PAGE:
No slow down in nuclear race

No slow down in nuclear race

No slow down in nuclear race

A Russian Topol-M ICBM is driven across Red Square in a Victory Day Parade in this 2008 photo. All five legally recognized nuclear states: the US, the UK, China, Russia and France are either deploying new weaponry or have announced plans to do so, a report says. AFP photo

The total number of nuclear weapons in the world has declined, but nations that possess nuclear weapons are looking for more sophisticated versions of the weapons remaining and are showing no signs of moving toward complete disarmament, a think-tank report has said.

All five legally recognized nuclear states; the United States, the United Kingdom, China, Russia and France are either deploying new weapons systems or have announced plans to do so. None of them have shown anything more than a “rhetorical willingness” to disarm, the 2012 Yearbook of the Stockholm International Peace Research Institute (SIPRI) said, adding that these countries appear to want to hold on to their nuclear arsenals indefinitely. The report’s content includes developments in armaments, disarmament and international security.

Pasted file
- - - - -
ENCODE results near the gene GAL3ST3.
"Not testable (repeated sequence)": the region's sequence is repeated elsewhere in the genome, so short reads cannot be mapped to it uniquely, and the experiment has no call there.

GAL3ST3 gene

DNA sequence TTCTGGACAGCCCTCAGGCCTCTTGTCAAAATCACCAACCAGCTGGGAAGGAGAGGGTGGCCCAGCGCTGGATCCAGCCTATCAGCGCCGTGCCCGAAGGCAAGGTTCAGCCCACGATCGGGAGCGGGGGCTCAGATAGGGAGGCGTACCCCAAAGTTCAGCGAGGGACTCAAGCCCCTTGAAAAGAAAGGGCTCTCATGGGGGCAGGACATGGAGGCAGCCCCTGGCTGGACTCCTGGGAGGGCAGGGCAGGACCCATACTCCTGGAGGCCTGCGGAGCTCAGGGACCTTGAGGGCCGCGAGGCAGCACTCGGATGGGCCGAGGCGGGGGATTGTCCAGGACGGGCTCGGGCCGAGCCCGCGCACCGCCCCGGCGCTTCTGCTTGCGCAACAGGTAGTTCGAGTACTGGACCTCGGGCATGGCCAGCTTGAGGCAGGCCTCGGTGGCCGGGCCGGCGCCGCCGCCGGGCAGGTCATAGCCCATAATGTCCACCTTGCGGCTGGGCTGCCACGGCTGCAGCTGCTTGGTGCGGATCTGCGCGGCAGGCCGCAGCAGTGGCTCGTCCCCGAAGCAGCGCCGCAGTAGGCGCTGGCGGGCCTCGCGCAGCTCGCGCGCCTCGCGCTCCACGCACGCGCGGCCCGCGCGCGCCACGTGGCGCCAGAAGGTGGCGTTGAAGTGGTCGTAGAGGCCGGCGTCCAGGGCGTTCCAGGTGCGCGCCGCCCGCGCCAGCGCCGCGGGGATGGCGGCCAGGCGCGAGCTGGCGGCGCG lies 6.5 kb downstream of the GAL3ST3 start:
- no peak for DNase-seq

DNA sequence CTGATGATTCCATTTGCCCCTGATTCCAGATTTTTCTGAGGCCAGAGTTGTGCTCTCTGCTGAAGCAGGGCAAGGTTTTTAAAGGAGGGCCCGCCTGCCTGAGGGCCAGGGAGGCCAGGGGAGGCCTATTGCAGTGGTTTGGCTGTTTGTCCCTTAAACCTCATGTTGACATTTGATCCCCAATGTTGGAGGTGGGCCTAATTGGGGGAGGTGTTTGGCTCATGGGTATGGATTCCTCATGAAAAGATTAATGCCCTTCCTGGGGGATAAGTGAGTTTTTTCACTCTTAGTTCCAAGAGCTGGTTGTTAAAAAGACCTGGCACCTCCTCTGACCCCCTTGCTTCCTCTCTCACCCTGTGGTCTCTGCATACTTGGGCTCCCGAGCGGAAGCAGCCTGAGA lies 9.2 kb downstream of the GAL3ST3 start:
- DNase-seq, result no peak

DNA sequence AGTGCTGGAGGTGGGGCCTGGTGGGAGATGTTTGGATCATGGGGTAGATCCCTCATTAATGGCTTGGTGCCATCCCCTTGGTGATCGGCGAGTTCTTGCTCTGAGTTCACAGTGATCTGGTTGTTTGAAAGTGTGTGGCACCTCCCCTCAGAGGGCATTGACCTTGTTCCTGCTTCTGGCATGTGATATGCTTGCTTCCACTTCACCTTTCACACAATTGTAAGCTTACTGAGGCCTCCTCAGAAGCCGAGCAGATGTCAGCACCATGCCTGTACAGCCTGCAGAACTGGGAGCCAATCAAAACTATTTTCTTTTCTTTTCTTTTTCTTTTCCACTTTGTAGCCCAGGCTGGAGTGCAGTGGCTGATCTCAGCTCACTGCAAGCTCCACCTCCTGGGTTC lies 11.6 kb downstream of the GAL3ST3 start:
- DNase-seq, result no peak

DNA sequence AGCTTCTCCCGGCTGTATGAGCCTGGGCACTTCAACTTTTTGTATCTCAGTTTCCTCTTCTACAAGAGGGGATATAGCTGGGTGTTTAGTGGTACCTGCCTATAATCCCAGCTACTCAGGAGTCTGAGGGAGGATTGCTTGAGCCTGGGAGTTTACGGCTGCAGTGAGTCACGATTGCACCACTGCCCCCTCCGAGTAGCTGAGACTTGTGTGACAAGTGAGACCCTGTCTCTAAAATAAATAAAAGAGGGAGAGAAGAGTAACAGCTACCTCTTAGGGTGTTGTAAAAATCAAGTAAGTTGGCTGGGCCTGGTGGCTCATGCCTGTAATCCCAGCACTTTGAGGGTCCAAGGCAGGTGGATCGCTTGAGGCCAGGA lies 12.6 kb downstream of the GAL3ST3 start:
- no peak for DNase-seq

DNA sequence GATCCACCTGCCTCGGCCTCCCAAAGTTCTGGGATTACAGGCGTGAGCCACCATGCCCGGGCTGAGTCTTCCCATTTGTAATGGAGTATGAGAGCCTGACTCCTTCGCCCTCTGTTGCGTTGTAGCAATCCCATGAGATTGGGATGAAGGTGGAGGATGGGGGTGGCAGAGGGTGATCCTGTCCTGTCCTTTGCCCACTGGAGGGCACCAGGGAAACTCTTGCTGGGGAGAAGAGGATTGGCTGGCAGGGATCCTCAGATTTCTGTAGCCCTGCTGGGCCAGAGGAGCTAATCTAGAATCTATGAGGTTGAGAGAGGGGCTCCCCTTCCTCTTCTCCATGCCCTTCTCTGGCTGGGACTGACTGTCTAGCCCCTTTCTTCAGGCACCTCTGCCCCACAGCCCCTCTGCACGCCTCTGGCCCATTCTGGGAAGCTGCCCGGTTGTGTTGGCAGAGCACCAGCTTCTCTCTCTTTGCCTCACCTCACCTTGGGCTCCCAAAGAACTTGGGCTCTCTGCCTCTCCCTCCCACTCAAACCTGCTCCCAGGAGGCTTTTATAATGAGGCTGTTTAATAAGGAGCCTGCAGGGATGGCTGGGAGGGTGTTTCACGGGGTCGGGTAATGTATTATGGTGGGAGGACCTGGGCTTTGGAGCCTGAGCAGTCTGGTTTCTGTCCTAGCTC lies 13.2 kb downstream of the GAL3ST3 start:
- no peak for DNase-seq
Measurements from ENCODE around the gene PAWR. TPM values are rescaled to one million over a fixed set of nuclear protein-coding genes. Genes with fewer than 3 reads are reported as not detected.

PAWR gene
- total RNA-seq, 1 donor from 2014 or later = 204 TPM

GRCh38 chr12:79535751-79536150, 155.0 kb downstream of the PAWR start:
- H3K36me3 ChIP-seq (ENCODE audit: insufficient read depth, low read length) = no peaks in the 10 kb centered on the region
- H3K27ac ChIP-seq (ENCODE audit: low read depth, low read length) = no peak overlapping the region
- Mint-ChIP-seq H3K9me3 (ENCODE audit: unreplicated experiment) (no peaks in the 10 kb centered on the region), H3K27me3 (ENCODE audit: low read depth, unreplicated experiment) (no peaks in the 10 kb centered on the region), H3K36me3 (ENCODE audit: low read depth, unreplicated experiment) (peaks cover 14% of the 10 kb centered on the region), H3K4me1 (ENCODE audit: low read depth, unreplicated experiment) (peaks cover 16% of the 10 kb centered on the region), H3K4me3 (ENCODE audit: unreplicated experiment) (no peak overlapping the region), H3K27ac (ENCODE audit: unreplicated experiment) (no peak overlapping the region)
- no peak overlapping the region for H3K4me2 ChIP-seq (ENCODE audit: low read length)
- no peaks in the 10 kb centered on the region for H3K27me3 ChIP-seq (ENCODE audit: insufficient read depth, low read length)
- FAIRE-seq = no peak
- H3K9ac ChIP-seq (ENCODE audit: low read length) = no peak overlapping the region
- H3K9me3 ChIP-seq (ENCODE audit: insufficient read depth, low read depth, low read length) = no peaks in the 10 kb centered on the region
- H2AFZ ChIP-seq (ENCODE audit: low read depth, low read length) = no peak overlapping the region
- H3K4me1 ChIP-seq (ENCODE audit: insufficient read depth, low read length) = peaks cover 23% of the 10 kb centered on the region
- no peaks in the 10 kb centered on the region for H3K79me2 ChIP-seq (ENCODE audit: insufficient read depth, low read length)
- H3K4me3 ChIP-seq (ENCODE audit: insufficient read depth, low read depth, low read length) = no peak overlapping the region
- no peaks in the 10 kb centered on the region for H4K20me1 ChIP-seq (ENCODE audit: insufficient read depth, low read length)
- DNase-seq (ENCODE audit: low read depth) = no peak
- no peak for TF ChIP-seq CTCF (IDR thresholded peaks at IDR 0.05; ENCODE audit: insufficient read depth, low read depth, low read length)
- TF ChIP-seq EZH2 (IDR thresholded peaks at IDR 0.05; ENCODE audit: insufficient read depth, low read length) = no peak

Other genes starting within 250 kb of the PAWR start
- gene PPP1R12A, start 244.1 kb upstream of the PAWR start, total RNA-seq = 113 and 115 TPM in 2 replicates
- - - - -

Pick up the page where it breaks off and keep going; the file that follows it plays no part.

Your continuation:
At the start of 2012, eight states, the U.S., the U.K., China, Russia, France, India, Pakistan and Israel, possessed approximately 4,400 operational nuclear weapons. Nearly 2,000 of these are kept in a state of high operational alert. If all nuclear warheads are counted, these states together possess a total of approximately 19,000 nuclear weapons, compared with 20,530 at the beginning of 2011.

‘Currency of status, power’

According to the report, the decrease is mainly due to Russia and the U.S. reducing their inventories of strategic nuclear weapons under the terms of the Treaty on Measures for the Further Reduction and Limitation of Strategic Offensive Arms (New START), as well as the retiring of aging and obsolescent weapons. “While the overall number of nuclear warheads may be decreasing, the long-term modernization programs under way in these states suggest that nuclear weapons are still a currency of international status and power,” said SIPRI Senior Researcher Shannon Kile.

India and Pakistan continue to develop systems capable of delivering nuclear weapons, the report warned. It also said Israel was continuing to maintain its longstanding policy of nuclear opacity, neither officially confirming nor denying that it possesses nuclear weapons.

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